By Sean Condon
May 8, 12:03 AM
For award-winning poet and novelist Garry Thomas Morse, many of the stories published from Megaphone’s writing workshops have a very personal connection.
Born and raised in low-income housing in Vancouver’s West End, members of Morse’s family have struggled with issues such as alcoholism and mental illness.
“I have seen how our system can reject people,” says Morse. “When the social safety net collapses, there’s no place for some to go.”
Because Megaphone creates space and dialogue in the magazine for people who have often been rejected, Morse has been a repeat donor to Megaphone’s writing workshop program. He has donated $500 on two separate occasions and has donated a further $1,000 to this year’s fundraising drive.
Run in treatment centres, social housing buildings and community centres in the Downtown Eastside and downtown Vancouver, Megaphone’s writing workshops give an opportunity for marginalized people to express themselves and explain to readers what it’s like to struggle with homelessness, poverty, addiction and mental illness.
“I support Megaphone because I feel it helps to encourage both independence and self-esteem for people,” says Morse. Sympathizing with how difficult it can to be an artist of any kind in Vancouver, his work sometimes touches on this aspect of the city, especially in his book of fiction Death in Vancouver. Additionally Morse has written four books of poetry and is an editor at Talonbooks.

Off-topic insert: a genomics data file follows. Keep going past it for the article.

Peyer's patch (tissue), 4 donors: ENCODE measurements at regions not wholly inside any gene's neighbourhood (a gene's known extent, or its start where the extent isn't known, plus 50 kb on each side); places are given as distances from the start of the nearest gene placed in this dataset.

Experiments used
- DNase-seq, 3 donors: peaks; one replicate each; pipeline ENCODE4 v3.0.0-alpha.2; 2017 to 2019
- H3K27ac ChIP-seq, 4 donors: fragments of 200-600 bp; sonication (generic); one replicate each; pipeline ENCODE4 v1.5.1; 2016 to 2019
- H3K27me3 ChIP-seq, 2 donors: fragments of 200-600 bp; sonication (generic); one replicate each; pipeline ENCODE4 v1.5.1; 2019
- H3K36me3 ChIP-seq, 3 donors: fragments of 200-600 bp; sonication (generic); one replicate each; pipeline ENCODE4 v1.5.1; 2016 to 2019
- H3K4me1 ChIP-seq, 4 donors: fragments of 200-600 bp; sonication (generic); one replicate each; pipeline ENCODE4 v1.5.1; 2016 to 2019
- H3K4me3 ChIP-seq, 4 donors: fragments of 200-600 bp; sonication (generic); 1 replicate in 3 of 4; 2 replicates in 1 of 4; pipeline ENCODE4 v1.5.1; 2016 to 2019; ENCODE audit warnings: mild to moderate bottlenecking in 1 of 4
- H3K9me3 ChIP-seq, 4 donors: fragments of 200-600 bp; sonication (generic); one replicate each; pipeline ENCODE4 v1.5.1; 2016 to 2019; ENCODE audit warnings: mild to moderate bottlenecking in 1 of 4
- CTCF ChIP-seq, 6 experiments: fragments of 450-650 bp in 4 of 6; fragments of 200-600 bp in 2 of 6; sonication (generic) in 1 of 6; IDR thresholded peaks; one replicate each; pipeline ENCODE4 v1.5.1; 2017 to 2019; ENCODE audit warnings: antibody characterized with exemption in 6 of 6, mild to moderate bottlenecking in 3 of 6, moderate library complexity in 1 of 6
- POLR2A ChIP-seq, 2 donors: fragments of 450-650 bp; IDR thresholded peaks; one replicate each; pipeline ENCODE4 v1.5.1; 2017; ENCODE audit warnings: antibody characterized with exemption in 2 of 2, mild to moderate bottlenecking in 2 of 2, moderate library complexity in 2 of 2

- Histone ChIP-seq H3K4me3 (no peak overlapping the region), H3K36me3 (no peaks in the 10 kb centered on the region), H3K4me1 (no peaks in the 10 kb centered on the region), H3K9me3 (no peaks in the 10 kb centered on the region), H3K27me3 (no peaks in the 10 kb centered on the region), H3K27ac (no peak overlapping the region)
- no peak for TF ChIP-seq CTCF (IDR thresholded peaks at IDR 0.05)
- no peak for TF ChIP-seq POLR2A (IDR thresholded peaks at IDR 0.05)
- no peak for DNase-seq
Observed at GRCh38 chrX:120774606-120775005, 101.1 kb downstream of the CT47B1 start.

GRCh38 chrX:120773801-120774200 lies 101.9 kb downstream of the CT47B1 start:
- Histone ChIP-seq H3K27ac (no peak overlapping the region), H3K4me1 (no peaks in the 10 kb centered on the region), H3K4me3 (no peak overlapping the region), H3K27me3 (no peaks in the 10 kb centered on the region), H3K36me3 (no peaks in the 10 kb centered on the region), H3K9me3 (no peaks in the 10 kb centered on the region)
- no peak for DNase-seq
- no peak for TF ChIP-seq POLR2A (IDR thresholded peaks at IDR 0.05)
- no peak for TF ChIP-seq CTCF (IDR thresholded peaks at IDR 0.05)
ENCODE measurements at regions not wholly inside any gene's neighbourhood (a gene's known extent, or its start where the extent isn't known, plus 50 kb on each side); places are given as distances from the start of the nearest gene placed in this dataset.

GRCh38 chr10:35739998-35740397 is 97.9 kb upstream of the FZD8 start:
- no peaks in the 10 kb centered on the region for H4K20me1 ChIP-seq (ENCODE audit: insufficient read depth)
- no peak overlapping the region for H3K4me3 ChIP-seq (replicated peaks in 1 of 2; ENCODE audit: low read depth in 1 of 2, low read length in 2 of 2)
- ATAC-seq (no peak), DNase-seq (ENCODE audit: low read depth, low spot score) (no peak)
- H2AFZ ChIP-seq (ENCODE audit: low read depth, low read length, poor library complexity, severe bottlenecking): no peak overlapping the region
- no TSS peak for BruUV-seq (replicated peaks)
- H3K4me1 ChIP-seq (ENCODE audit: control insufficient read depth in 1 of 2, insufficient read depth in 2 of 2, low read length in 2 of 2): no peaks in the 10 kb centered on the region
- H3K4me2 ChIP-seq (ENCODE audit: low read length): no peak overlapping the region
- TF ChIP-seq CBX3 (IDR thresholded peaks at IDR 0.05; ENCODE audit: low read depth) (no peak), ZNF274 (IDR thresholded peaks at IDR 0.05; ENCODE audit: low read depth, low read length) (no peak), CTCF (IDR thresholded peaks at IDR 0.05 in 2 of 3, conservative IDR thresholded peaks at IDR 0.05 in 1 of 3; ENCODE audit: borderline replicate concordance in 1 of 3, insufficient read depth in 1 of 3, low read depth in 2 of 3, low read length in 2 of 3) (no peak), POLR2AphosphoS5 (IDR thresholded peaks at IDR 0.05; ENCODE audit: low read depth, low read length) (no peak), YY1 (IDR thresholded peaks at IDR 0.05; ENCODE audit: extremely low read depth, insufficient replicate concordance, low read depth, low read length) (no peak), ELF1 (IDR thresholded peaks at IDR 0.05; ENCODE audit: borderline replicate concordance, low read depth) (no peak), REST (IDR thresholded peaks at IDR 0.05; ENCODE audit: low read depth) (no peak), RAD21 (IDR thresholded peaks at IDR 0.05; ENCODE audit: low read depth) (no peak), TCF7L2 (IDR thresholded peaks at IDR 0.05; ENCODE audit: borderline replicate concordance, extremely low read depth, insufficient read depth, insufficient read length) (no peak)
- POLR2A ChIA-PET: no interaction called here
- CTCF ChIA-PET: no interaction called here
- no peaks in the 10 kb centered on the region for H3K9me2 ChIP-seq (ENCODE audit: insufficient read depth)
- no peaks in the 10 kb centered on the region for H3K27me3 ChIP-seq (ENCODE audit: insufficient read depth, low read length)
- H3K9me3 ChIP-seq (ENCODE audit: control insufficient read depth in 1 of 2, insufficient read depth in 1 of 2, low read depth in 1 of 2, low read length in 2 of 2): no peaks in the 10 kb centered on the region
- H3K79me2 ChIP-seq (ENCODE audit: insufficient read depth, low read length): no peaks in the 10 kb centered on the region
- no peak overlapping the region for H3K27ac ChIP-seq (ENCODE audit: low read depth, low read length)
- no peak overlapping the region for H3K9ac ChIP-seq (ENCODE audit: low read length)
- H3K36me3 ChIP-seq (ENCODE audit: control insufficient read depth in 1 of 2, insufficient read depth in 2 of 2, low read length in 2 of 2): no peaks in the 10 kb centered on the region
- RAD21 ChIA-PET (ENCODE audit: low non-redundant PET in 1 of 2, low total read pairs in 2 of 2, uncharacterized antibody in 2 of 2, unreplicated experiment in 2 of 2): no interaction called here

His most recent work, Discovery Passages, a collection of poems about his mother’s people, the Kwakwaka’wakw (Kwakiutl) First Nations, was a finalist for the 2011 Governor General’s Literary Award for Poetry and is currently nominated for a BC Book Prize for Poetry. Talonbooks will publish Morse’s second book of fiction, Minor Episodes/Major Ruckus, in the fall, 2012.
Although Morse won the 2008 City of Vancouver Mayor’s Arts Award for Emerging Artist, in 2009, when simultaneously, his small business of 10 years was hit by the economic crisis and he fell victim to job cuts along with hundreds of other workers, he felt compelled to leave Vancouver for a while because the city had become too unaffordable for him.
“It’s a hard city to live in—very real estate driven,” he says. “There doesn’t seem to be much room for anything else in this city.”
This is all the more reason to support Megaphone, which Morse considers a “publication from the ground up.” Megaphone often does investigative features into the city’s housing crisis.
As Morse indicates, “It’s up to independent media like Megaphone to make sure the voices of everyone in our community are heard and to talk about issues that are ignored by mainstream media.”
Please consider making a donation to Megaphone’s writing workshop program by making a donation today.